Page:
Patient-Reported Outcome Scales (PROS) can help identify unresolved symptoms of depression and may improve depression treatment outcomes. The below figure highlights the role of PROS in the assessment and reassessment of symptoms and its role in evidenced-based interventions and outcomes.
We wanted to share comments from our clinical community about MBC in MDD.
A provider perspective:
“I hear myself telling a patient ‘the PHQ-9 is part of your vitals.’ By being part of this, it’s something I’m aware of all the time. It became even more alive in patient-care. I think I’m more knowledgeable about certain meds, review the topic more often, more knowledgeable about resources available. I don’t feel that it has been a burden, it is good patient care.
I think we feel more empowered to treat, less intimidated to treat depression. More normalized.”2 (p.61 from Kahalnik, et. al.)
A patient perspective:
“Completing the PHQ—9 doesn’t bother me because it helps me. I don’t mind doing stuff like that. I really do not mind doing stuff like that. So, if they do it every time, then that’s a good thing. Bring it. Seriously—because it helps me. I’m like, ‘Oh, OK. Well, that’s improved,’ or, ‘This is not improved,’ or, ‘This has gone bad,’ you know.”3 (p.7 from Fuller, et. al.).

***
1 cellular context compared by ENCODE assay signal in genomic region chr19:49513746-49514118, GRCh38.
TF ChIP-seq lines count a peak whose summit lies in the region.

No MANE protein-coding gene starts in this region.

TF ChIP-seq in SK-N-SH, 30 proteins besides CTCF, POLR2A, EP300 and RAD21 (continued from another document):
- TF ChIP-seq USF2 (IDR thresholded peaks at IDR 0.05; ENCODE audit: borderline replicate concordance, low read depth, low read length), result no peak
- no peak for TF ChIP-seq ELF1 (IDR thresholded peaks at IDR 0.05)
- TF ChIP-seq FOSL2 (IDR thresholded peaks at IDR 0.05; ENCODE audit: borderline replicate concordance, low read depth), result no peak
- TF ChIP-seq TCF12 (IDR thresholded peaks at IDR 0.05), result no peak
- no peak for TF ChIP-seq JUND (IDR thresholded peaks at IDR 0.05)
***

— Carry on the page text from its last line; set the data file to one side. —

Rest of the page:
Based on the qualitative evidence above, Patient Rates Outcome Scales (PROS) and Measurement Based Care (MBC) are viable and well-received tools for monitoring treatment progress over time in the spirit of achieving patient and treatment team goals. As a reminder, in one month we will have a final check-in regarding your thoughts and experience with this treatment approach.
1 Zimmerman M. et al. (2008). A clinically useful depression outcome scale. Comprehensive Psychiatry. 2008 (49), p.131-40.
2 Kahanik, F. et al. (2018). Improving the identification and treatment of depression in low-income primary care clinics: a qualitative study of providers in the VitalSign6 program. International Journal for Quality in Health Care, 2019, 31(1), 57–63.
3 Fuller, S.M. et al. (2019). The collaborative care model for HIV and depression: Patient perspectives and experiences from a safety-net clinic in the United States. SAGE Open Medicine, 7, 1-12.